ROCK & REPRISE.NET
Okay, now I'm officially confused. The one-sheet bio that came with tangerine says this in the second paragraph—- “For tangerine, Louise laid down her acoustic guitar and picked up a Deusenburg hollow body to great effect, creating a bed of tight, rootsy grooves, and open visceral landscapes.” I thought Deusenburg made cars. Shows you how much I know about guitars. Should show you how much I know, period, but I do know some things.
I know that the sound on this album is bare-butt and sparse. I know that Louise Taylor writes some mean songs. I know that this album has a far-away feel to it on most tracks, an end-of-the-night feel. An alone feel. A lay-back-your-head-and-close-your-eyes feel. Even on the rock-y, bluesy tracks. I know that the first thing that came to mind when I listened was Lester Quitzau.
In 2009, Quitzau put out an album titled The Same Light which had less of the same sparse feel, but a similar feel just the same. It caught me quite by surprise, never having heard of him, but a surprise quite welcome. He tripped around edges--- the seventies San Francisco jam band sound, the laid back blues groove sound, the early Eric Clapton solo sound. One song after another, he convinced me and then reinforced the conviction that he knew something I didn't. That he could almost feel something that I couldn't. Yet I felt it. I couldn't play it, but I felt it.
Taylor gives me that same feeling (well, the laid back blues groove part). With simple echoed electric guitar, she makes me want to lay back my head and close my eyes. When I do, I hover somewhere between empty nightclub and lonesome plains. I live in the moment and it is soft and marshmallow-like and comfortable--- oh, so comfortable. Taylor makes sure. She sings with soul. She sings from within. And she echoes the feel of the guitar.
It is not blues and it is not jazz and it is certainly not country. It is music, but not just music. If she sang jazz, it would be quiet lounge jazz. If she sang country, it would be lonesome ballad country. What can I call it? White Soul? Groove Soul? Whatever it is, it has soul.
How it got that is an interesting story. She worked on this album with Peter Gallway and Annie Gallup. “I sent Peter and Annie about 25 songs to choose from,” Louise wrote on her one-sheet. “They made an A list. I flew in to Santa Barbara from my home in Hawaii for a long weekend to investigate, try a few things, and see if we could get anything. I sat in their small living room with their two digs on the couch behind me. Two amps in the linen closet, Annie listening to my right, Peter on the board to my left, a view of the ocean through the French doors in front of me. Good friends and fellow songwriters dropped in, good food was consumed. Most songs were the 1st or 2nd take, captured between the neighbor's lawn crew's weed whacking and walking the dogs. I played and sang live to elaborate click tracks that either my drum teacher, Jerome James, had made for me in Hawaii or Peter created on the spot. This was a first for me because I've always recorded live with a drummer and believe strongly in the feel of live performance. Miraculously, it worked. We got good takes. I was very surprised! I flew home to Hawaii knowing that I had a CD. A week later a fellow collaborator and friend of Peter's, renowned percussionist/drummer Jerry Marotta, was in L.A. working and vacationing. Peter asked if he would be willing to play on the CD. He agreed and arranged to use his brother's studio. Peter and Annie drove to L.A. with the tapes and Jerry did his parts in a day. His playing is jaw-dropping gorgeous! Jerry and I have never met, but this is modern times, and the ability of music to transmute and communicate across space and time, and even commute across the globe, is undeniable.”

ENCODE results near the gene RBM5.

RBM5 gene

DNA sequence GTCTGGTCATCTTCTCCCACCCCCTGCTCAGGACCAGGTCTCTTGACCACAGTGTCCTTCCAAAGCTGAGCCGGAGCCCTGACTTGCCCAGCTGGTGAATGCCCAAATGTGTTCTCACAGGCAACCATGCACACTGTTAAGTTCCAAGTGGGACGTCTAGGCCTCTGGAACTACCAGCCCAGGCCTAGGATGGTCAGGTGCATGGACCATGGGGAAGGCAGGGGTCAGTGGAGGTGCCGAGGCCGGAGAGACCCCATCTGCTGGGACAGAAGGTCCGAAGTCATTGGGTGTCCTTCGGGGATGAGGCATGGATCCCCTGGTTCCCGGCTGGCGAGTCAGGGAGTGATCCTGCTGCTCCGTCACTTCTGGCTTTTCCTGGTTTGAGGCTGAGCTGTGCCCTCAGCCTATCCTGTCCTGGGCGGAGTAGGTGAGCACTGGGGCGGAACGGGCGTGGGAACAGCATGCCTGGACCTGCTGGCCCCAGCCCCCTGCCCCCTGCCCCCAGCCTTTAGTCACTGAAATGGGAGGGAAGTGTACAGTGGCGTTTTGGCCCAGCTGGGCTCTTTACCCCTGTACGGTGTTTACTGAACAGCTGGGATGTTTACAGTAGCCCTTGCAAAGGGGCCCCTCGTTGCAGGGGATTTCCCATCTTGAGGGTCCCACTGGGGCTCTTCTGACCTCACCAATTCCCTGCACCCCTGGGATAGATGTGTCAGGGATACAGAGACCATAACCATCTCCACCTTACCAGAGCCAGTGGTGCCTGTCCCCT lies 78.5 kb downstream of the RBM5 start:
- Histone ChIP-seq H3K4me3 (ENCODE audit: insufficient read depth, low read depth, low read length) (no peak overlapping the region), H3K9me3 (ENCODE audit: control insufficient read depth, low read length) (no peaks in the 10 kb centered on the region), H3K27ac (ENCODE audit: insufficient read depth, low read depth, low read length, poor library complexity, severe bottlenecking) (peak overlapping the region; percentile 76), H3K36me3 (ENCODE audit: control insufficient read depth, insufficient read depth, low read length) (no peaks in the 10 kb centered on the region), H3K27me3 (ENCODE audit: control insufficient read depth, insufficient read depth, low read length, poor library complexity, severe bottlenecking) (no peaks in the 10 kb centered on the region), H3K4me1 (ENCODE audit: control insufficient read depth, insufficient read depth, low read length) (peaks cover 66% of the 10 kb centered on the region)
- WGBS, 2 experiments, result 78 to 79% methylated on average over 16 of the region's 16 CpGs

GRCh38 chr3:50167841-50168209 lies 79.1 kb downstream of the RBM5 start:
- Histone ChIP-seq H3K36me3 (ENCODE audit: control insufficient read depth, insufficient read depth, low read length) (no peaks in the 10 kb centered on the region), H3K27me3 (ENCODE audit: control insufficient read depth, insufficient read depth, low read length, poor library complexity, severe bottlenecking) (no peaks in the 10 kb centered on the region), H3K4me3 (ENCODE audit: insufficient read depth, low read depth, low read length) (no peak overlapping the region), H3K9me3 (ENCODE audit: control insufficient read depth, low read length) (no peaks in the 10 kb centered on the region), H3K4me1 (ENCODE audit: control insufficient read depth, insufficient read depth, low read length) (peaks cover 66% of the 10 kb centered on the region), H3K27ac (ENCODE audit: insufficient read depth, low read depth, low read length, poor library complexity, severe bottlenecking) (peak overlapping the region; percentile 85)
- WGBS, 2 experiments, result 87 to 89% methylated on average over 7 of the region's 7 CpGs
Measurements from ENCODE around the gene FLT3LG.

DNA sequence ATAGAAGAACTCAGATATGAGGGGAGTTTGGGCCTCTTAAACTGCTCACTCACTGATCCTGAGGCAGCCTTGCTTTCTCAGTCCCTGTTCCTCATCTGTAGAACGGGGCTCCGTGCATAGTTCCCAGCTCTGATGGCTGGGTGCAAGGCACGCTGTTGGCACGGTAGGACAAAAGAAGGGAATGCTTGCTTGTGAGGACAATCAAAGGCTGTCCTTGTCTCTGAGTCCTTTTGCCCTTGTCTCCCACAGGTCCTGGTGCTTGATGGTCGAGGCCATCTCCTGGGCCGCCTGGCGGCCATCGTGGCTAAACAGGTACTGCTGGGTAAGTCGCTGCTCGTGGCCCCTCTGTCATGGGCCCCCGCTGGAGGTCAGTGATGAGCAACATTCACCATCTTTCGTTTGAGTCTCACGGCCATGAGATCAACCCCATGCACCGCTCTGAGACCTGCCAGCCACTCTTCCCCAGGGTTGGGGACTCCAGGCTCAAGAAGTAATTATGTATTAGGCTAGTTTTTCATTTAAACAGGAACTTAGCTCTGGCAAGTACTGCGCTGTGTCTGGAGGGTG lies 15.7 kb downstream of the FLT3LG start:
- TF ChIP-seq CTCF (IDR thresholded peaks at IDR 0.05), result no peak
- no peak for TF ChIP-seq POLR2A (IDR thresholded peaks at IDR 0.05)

I remember when Jess Pillmore explained that one of my favorite tracks from her Reveal album started out as a bluegrass song. When she was done recording, it had morphed into a walking jazz/blues poetry of an odd sort and I had to laugh. Sometimes, the process is very organic. It sometimes is almost as if the music is there waiting for the musician to catch up. So it was with Jess. So it is with Louise.
Tangerine, my friends, is damn good. Damn good. With all of the things people can do with music these days, we sometimes forget how powerful the simple can be. Louise Taylor didn't, and Gallway and Gallup certainly didn't. The result, I believe, is what the result was meant to be. We can all be thankful for that. tangerine is a knockout album. There may be a lot of knockout albums out there, but I guarantee there are few like this. It's a grand slam.
Frank O. Gutch Jr.